Lippmann offers us what he believes are the chief factors which limit our access to the facts:
- Artificial censorships
- The limitations of social contact
- The comparatively meager time available in each day for paying attention to public affairs
- The distortion arising because events have to be compressed into very short messages
- The difficulty of making a small vocabulary express a complicated world
- The fear of facing those facts which would seem to threaten the established routine of our lives
This trickle of messages from the outside is also affected by the stored up images, the preconceptions, and prejudices which interpret, fill them out, and in turn powerfully direct the play of our attention, and our vision itself.
In the individual person these limited messages from the outside, form into a pattern of stereotypes, which are identified with our own interests as we feel and conceive them. Taken together these opinions are crystallized into what Lippmann called Public Opinion, a National Will, a Group Mind, a Social Purpose, things we take as a social reality as another level of the stereotyping process.
Politically, Lippmann also argued that representative government can not be worked successfully, no matter what the basis of election, unless there is an independent, expert organization for making the unseen facts intelligible to those who have to make the decisions. He found it an “intolerable and unworkable fiction” that each of us must acquire a competent opinion about all public affairs. He said that the problem of the Press (we would now say media) is confused because the critics and the apologists expect the Press to realize this fiction, and for it to make up for “all that was not foreseen in the theory of democracy”, and that the readers “expect this miracle to be performed at no cost or trouble to themselves.” He thought that newspapers were not remedies for these defects, and that analysis of the nature of news and of the economic basis of journalism indicated that the newspapers reflect, and in greater or lesser measure, intensified, the “defective organization of public opinion”.
He concluded that public opinions must be organized for the Press if they are to be sound, not by the Press as is so often the case today. This organization was the task of a political science that was is in place as a formulator “in advance of real decision, instead of apologist, critic, or reporter after the decision has been made.” For Lippmann the “perplexities of government and industry” were conspiring to give political science this opportunity to serve the public.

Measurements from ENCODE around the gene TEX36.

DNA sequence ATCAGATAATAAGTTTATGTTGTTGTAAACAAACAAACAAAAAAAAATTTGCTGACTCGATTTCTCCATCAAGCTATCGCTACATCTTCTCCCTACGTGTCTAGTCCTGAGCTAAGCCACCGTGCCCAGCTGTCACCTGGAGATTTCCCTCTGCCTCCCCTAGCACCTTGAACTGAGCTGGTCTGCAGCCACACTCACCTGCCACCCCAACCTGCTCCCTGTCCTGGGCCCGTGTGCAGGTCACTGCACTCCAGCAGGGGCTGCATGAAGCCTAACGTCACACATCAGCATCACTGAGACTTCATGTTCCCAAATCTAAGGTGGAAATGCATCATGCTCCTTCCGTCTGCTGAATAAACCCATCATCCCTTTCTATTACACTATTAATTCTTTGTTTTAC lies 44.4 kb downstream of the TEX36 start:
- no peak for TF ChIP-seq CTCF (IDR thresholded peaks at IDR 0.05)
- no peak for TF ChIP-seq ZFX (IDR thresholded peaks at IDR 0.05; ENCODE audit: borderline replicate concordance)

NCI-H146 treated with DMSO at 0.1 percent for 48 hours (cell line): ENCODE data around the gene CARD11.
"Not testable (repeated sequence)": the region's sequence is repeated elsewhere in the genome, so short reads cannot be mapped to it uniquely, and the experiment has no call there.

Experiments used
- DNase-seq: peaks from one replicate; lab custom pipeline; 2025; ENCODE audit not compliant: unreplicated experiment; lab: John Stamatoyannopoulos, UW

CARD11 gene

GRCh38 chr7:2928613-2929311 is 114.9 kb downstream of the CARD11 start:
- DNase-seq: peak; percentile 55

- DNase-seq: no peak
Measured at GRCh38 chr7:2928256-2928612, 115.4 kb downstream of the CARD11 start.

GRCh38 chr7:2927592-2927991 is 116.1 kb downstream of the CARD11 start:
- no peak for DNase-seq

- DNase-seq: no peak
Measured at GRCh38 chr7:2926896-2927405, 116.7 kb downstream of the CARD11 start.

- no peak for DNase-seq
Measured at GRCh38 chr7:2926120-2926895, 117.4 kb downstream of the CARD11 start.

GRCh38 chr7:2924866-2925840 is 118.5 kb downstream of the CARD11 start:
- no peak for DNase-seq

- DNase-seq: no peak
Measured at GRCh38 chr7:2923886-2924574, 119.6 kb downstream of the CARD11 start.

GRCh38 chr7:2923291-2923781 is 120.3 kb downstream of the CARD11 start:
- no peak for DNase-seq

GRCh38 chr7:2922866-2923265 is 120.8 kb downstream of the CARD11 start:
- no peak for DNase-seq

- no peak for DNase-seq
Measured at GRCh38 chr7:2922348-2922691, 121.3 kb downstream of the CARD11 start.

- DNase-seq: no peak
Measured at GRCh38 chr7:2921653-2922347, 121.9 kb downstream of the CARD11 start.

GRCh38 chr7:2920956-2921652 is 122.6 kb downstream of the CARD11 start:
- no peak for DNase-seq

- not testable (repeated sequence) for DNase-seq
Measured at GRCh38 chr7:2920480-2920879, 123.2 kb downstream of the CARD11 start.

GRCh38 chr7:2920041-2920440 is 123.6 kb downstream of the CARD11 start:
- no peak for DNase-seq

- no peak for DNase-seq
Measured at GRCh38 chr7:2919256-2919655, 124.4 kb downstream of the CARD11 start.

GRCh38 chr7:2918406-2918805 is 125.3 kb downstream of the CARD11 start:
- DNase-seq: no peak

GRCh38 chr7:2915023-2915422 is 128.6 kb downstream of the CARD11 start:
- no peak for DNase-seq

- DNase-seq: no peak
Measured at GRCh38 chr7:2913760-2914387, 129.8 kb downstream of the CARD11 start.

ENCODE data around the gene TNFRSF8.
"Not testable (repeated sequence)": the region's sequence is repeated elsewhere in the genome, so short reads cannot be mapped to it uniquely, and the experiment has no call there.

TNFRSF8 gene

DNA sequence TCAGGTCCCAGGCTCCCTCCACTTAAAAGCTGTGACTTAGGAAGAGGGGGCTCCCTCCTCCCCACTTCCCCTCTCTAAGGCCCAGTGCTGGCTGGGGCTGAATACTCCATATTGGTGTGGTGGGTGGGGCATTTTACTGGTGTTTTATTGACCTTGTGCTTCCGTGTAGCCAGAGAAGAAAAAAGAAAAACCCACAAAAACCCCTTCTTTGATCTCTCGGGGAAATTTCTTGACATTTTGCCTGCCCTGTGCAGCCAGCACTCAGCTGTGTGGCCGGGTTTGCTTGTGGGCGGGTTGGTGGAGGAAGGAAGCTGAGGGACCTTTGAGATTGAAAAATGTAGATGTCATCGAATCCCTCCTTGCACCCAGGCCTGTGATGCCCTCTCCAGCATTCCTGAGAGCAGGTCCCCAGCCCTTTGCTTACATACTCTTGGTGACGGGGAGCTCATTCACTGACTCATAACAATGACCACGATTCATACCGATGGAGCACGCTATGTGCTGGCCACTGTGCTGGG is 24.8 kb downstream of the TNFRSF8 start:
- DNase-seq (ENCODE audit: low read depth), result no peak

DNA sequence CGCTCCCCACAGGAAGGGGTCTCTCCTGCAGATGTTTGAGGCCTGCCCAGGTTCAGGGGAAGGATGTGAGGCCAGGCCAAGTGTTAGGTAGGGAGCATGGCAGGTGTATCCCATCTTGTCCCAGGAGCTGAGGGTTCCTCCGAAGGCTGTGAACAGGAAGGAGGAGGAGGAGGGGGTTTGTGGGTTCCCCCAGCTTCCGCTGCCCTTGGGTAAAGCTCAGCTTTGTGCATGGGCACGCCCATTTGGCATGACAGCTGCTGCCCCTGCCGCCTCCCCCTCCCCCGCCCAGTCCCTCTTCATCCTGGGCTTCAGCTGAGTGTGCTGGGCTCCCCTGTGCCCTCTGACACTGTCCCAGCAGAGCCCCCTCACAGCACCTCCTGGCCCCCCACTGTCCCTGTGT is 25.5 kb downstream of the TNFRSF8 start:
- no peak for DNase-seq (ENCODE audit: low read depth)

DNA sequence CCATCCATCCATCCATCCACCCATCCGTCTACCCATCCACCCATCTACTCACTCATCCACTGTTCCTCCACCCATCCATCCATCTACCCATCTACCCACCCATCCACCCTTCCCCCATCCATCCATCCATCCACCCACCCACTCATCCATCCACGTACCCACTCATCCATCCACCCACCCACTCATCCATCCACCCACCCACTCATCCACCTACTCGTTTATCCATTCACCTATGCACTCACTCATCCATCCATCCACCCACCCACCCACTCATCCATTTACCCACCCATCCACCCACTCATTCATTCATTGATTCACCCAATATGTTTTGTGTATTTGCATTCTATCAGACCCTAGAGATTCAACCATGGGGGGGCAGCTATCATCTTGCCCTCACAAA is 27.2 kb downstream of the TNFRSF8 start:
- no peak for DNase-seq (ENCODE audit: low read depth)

The political scientist who probably most embodied Lippmann’s outline was Harold Lasswell who created a cycle, whereby the public are limited in the information that is presented to them, and also apprehensive to accept it. However, it is still that information that is affecting their decisions within the democratic system, and still that information that is being presented to them by the government. Let us then, now turn to examine the basic outline of Laswell’s work.
Lasswell provided a common-sense, open-ended idea of what political science might be when he wrote his (1936) Politics: Who Gets What, When, How. The title is his famous mapping sentence for the study of politics:
How — requires us to cope with the power aspects of any situation
When — suggests the need to chart the results through time
What — raises the question of which value conditions are being sought, gained, and lost
Who — poses the task of identifying elites —that is, those in any situation who have the most of what there is to get.
Lasswell noted that study (and understanding) of this kind of ‘allocative process’ requires the skills of a practicing politician: the ability to calculate probable changes in the nature of influence and in the identity of the influential. This approach differs from the political science approach because ‘political sociology’ looks for the answers to these questions in the social formation, in social institutions that underpin both the social and the political.
In Laswell’s (2005) ‘The Future of Political Science’, he cites C. Wright Mills as the rare exception in his study whereby political and social scientists had artificially restricted their investigations to the middle and lower classes: “intimidation by powerful and wealthy elites had resulted in timidity.” Although he acknowledges that Mills did not look at the influence of propaganda considerations in policy formulation and its corollary—the manner in which the propaganda process was governed by political decision makers.
This circumscription is also evident in a different form in Laswell’s definition of propaganda techniques:
At best the propagandist is selective. He discerns a potential reservoir of discontent or aspiration and searches for ways of discharging the discontent and harnessing the aspirations so that they harmonize with his policy’ objectives. The available means of mobilizing collective action depend, in turn, on words and word equivalents whose signification is already circumscribed by the predispositional patterns present in the political arena. Furthermore , the existing predispositional patterns themselves set limits on what can be done.